In previous posts, we have discussed the theory of phase transitions, and how these theoretical concepts can be applied to understand the dynamics of complex systems including earthquakes and markets. An important idea was the concept of metastability, the temporary state of a system that is different from the long-term, preferred state of the system.
The idea of hysteresis is associated with metastability, but an important question relates to the process by which the system evolves into a metastable state. To answer this question, we return to the Landau Theory of phase transitions described previously.
We defined the order parameter of the system, together with a cost or fitness function. The order parameter describes the current state of the system, while the cost function defines the dynamics by which the system evolves. The system is driven by a persistent forcing f. For an earthquake fault, f is the plate tectonic forces.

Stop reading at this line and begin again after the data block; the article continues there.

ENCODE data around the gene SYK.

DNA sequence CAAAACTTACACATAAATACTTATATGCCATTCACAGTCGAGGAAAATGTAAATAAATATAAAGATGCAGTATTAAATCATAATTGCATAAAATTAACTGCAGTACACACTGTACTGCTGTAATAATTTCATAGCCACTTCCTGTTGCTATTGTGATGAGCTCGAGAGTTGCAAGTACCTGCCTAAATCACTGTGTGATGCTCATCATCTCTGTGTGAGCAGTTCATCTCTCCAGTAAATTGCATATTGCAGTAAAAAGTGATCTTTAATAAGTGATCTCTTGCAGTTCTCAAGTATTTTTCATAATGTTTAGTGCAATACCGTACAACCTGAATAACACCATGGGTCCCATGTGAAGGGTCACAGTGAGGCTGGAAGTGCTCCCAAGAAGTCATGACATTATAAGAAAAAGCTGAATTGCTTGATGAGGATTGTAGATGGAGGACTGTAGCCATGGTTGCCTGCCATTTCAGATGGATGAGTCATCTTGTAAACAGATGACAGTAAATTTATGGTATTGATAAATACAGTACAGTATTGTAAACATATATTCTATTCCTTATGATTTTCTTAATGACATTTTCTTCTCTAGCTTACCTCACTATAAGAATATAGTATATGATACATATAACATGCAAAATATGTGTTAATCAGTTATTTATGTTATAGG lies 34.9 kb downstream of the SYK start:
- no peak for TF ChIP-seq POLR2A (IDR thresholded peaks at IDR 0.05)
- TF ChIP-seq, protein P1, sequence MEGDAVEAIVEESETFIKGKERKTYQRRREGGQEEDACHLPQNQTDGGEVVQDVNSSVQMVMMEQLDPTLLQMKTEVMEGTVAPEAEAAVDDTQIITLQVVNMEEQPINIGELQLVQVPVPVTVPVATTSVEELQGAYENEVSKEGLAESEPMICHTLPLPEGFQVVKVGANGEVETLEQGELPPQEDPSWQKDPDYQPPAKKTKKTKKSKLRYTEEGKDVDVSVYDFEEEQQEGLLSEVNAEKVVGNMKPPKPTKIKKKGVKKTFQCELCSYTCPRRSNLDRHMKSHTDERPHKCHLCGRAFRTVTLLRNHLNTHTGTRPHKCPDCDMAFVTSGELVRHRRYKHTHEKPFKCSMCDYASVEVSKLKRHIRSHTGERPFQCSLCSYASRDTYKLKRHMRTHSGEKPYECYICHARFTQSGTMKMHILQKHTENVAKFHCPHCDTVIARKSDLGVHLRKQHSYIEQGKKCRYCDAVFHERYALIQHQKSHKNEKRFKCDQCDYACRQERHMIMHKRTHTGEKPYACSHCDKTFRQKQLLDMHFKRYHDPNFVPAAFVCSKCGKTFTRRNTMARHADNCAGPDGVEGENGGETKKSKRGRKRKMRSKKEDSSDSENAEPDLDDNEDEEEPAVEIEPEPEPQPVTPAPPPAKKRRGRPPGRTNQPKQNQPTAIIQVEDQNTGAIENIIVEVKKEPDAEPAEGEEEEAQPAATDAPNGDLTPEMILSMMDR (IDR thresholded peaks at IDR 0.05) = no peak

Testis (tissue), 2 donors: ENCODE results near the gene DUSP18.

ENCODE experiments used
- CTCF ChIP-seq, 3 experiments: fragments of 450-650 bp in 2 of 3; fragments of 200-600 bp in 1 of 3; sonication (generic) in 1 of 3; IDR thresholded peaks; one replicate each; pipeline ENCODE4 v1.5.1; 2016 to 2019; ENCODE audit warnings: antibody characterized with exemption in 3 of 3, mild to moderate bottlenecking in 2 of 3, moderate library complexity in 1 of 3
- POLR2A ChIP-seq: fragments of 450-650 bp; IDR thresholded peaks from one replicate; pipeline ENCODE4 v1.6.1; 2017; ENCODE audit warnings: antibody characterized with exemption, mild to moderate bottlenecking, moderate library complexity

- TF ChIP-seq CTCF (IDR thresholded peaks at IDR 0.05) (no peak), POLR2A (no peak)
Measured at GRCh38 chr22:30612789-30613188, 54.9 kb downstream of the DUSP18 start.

For markets, f is the liquidity or money supply. For earthquakes, convective circulations deep within the earth’s mantle produce the tectonic forces that drive the plates. For markets, the federal reserve and other central banks supply the money necessary to grow the economy.
The Landau Theory postulates that the system evolves towards a state of minimum energy. This state can either be a local minimum, or a global minimum. An example for an earthquake fault is shown in the figure below , where there are two local minima. In this case, the order parameter is the deficit in slip on the earthquake fault.